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Re: NOT IN in ignite

Hi Anil,

Group by queries with collocate = true will be correct if:
for every group there is only partition that contains all data of this group.
Ignite does not know if group data is collocated for a query, so with this option we can give a hint to Ignite.

For example: In this case, we can make grouping and apply Having condition on map stage, that
results in reducing network traffic. 

For non-collocated groups we can't apply Having on map stage as we have only part of data at this time.
So, in this case with collocate = true we can get wrong results.



On Tue, Feb 7, 2017 at 6:29 AM, Anil <[hidden email]> wrote:
Hi,

May I know what do you mean by "When used incorrectly" ? 

group by queries with collocate = true is not incorrect usage or i misunderstood this ?

Thanks.

On 7 February 2017 at 01:26, vkulichenko <[hidden email]> wrote:
Well, I would agree that the flag is confusing, but your understanding is not
correct. When used incorrectly, this flag does breaks query result because
it forces Ignite to change execution plan to more optimal. This optimization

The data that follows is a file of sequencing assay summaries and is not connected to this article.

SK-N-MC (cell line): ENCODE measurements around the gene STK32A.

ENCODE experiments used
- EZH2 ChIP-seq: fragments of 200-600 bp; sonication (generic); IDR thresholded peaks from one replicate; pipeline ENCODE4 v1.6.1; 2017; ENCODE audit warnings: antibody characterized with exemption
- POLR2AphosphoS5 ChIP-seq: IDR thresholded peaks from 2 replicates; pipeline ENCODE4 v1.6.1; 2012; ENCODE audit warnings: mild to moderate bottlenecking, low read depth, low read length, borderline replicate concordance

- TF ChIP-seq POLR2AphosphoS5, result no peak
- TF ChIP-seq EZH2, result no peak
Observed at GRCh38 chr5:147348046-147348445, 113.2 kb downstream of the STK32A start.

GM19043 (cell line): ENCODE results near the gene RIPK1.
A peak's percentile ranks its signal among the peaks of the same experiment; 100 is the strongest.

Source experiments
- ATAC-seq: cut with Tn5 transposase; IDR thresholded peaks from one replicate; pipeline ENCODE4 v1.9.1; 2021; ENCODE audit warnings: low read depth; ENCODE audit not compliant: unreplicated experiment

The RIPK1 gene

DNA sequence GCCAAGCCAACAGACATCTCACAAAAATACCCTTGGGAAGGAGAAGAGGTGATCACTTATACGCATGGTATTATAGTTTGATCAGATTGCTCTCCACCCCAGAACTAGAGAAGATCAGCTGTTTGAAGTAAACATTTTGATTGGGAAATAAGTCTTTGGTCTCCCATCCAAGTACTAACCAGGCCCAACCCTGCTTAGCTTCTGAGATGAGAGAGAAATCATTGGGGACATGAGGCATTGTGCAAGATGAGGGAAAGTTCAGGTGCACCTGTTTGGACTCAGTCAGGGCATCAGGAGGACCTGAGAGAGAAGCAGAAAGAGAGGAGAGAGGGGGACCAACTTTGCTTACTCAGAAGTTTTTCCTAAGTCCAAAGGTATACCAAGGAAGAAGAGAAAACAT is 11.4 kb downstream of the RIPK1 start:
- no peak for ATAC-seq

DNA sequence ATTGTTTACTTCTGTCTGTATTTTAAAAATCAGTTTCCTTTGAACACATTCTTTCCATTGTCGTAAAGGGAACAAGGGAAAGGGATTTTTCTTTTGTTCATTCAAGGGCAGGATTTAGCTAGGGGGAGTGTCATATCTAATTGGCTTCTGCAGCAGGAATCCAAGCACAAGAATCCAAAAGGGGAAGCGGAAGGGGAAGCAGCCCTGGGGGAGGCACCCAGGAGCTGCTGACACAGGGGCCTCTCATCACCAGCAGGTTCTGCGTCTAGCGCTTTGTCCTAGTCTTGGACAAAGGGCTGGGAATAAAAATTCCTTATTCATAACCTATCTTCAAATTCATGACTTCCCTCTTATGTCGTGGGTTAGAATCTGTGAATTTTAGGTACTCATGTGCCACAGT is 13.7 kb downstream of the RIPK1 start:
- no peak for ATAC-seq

doesn't always work though (that's actually the reason why it's
configurable).

-Val



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Andrey V. Mashenkov
Regards, Andrew.
Anil Anil
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Re: NOT IN in ignite

Hi Andrey,

thanks for response and little confused.

I hope "group" is the entries of two (or more) caches which are collocated with affinity key. please correct if i am wrong.

"For example: In this case, we can make grouping and apply Having condition on map stage, that
results in reducing network traffic." - Agree. no aggregation in reduce and apply pagination and return to client ? or just return map response to client ?

Thanks.


On 7 February 2017 at 14:55, Andrey Mashenkov <[hidden email]> wrote:
Hi Anil,

Group by queries with collocate = true will be correct if:
for every group there is only partition that contains all data of this group.
Ignite does not know if group data is collocated for a query, so with this option we can give a hint to Ignite.

For example: In this case, we can make grouping and apply Having condition on map stage, that
results in reducing network traffic. 

For non-collocated groups we can't apply Having on map stage as we have only part of data at this time.
So, in this case with collocate = true we can get wrong results.



On Tue, Feb 7, 2017 at 6:29 AM, Anil <[hidden email]> wrote:
Hi,

May I know what do you mean by "When used incorrectly" ? 

group by queries with collocate = true is not incorrect usage or i misunderstood this ?

Thanks.

On 7 February 2017 at 01:26, vkulichenko <[hidden email]> wrote:
Well, I would agree that the flag is confusing, but your understanding is not
correct. When used incorrectly, this flag does breaks query result because
it forces Ignite to change execution plan to more optimal. This optimization
doesn't always work though (that's actually the reason why it's
configurable).

-Val



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Andrey V. Mashenkov